2. Analogy and metaphor. Analogies are a powerful way to create new ideas and transfer concepts from one domain to another. Charles Merrill, the founder of the modern financial behemoth Merrill Lynch, tapped into the power of analogy when he brought stocks and bonds to the masses. Early in his career as a banker, he helped finance several of the burgeoning retail store chains such as J. G. McCrory, which were focused on the mass market. Merrill quickly adopted this new concept of mass merchandising and used it to reconceptualize and restructure the stockbroking business—which had previously served only the very wealthy—in order to make investments accessible to the average man and woman. Merrill was so enamored of this analogy that even his corporate offices in New York were decorated with large murals depicting chain stores such as Safeway. For over 70 years, Merrill’s original mission statement, “To Take Wall Street to Main Street,” has given the company its direction.

  3. Suspension of Judgment. Good idea generation requires a suspension of judgment in order to allow “unrealistic” alternatives or ideas to be allowed into the discussion. Many great discoveries were either accidental or the result of “mistakes.” Marconi pursued his (ultimately) successful experiments in the belief that radio waves followed the curvature of the earth (they don’t). Penicillin and x-rays were also “mistakes,” which developed into life-saving medical breakthroughs. For this reason, General Motors executive Charles Kettering once said, “If I want to stop a research program, I can always do it by getting a few experts to sit in on the subject, because they know right away that it was a fool thing to try in the first place.”

  4. Reflection. “I lived in solitude in the country,” said Albert Einstein, talking about the sources of his great ideas, “and noticed how the monotony of quiet life stimulates the creative mind.” Some researchers in the field of creativity, in fact, believe that insight occurs during the reflection and relaxation that follows a period of intense activity and work. Today, our minds are rarely silent. Commenting on this phenomenon, Andrew Heyward, the former president of CBS News, said, “Whenever I have a free moment now, I turn to e-mail. It’s probably taken away the last few minutes in my life that were available for reflection.”

  5. Getting Your Hands Dirty. The more you understand your client’s business and life, the easier it will be to come up with good ideas. This is a dilemma for professionals who work in large companies: as you become more senior in an organization, you often work less and less with clients, and when you do, you are exposed to projects and client situations at a very big-picture level. You do less and less hands-on work with specific client issues and problems. The more you “walk the halls” and get your hands dirty, as it were, the more ideas you’ll come up with.

  6. Use Your Client’s “Lens” to View the World. To me, this is one of the most powerful things you can to do to come up with more ideas. Let me give you an example: I have been working with a client for several years on a cross-firm teaming program, designed to bring the organizations best people and ideas into each client relationship. Whenever I read something—an article or book—I have a nearly sub-conscious filter at work which is searching for ideas, examples, or concepts that might be useful to this client. Here’s a small but relevant example: I recently read that while there are billions of stars in the universe, only 6,000 can be seen from the Earth with the naked eye. Furthermore, from any one vantage point on Earth, only 2,000 are visible. Because of my client’s situation, I picked up on this and made a mental note. Later, it became one of the analogies we developed in communicating the teaming program: A global, interconnected team has a far broader perspective to bring to a client, seeing, as it were, three times as many stars.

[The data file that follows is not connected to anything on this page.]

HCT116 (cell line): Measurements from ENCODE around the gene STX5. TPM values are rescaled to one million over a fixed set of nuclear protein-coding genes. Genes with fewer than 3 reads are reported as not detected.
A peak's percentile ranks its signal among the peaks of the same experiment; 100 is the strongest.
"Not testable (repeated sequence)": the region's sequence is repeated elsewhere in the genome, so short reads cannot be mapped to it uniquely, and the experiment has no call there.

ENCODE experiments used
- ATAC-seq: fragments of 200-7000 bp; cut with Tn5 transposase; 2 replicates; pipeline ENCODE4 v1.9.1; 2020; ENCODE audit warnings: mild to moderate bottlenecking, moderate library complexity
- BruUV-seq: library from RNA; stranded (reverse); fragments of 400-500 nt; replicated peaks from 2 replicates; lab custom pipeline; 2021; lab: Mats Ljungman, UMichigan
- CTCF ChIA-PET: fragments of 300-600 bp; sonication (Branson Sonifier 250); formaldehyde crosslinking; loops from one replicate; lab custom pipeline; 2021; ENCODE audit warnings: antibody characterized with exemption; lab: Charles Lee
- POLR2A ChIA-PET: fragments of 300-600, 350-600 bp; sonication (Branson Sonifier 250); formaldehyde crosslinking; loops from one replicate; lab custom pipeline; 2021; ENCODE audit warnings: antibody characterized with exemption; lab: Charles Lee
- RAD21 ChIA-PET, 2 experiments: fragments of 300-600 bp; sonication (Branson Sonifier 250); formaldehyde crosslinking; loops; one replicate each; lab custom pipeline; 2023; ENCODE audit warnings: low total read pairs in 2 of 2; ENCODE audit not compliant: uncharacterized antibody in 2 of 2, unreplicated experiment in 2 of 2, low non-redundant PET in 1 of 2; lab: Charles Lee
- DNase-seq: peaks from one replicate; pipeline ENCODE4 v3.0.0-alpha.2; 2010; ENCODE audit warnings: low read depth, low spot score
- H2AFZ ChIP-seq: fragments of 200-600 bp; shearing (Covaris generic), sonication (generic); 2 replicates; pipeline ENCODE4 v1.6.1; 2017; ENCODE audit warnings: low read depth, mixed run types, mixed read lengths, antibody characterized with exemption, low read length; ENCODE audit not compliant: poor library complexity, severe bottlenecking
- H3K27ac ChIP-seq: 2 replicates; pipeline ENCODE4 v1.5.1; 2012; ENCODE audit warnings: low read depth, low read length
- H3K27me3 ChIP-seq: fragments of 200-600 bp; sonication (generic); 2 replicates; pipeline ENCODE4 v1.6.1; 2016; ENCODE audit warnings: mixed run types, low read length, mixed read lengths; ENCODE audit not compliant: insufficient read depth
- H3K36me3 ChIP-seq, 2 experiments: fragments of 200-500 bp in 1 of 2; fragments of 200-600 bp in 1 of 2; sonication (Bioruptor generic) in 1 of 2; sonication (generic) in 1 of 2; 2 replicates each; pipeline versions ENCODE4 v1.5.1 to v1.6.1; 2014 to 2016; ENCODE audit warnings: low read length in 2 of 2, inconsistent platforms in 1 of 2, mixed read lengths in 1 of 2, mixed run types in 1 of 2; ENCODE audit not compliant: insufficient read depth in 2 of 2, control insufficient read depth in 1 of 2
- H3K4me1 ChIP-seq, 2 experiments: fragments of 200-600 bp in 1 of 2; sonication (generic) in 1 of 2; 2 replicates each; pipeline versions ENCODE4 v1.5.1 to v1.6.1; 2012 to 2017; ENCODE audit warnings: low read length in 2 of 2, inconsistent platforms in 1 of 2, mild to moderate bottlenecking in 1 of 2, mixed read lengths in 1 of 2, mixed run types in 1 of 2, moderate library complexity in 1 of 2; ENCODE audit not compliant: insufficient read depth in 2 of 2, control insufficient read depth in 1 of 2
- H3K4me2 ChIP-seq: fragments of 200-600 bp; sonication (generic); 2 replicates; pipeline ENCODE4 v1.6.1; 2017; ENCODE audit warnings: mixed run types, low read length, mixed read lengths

7. Develop lots of ideas and throw the bad ones away. Studies of scientists who have come up with breakthrough ideas reveal an interesting phenomenon: These scientists publish far more papers than their less-creative peers. People who develop great ideas typically have lotsFlow, says, “Some of the most creative people I’ve interviewed say the reason they are creative is that they can throw away the bad ideas much quicker than other people can.” of them—many of which are lousy, but a few of which are very good. The main thing is to be willing to throw away the weak stuff. As Mihaly Csikszentmihalyi, the author of the best-selling

Push yourself. Set a goal to come up with 2 or 3 or 4 new ideas a quarter for each client. As we’ve seen, they don’t all have to be earth-shattering ideas—they can be small, helpful or thought-provoking ones that your client will invariably appreciate. Take time to really reflect deeply on your client’s problems and issues—it will set you apart from your competition. As George Bernard Shaw wrote, “Few people think more than two or three times a year; I have made an international reputation for myself by thinking once or twice a week.”


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Andrew Sobel is a leading authority on client relationships and the skills
and strategies required to earn enduring client loyalty. He is a consultant
and educator to major services firms worldwide. Andrew is the author of the
business bestsellers Making Rain: The Secrets of Building Lifelong Client
Loyalty (John Wiley & Sons), and Clients for Life: How Great Professionals
Develop Breakthrough Relationships (Simon & Schuster/Fireside). He can be
reached at (Tel: 505.982.0211).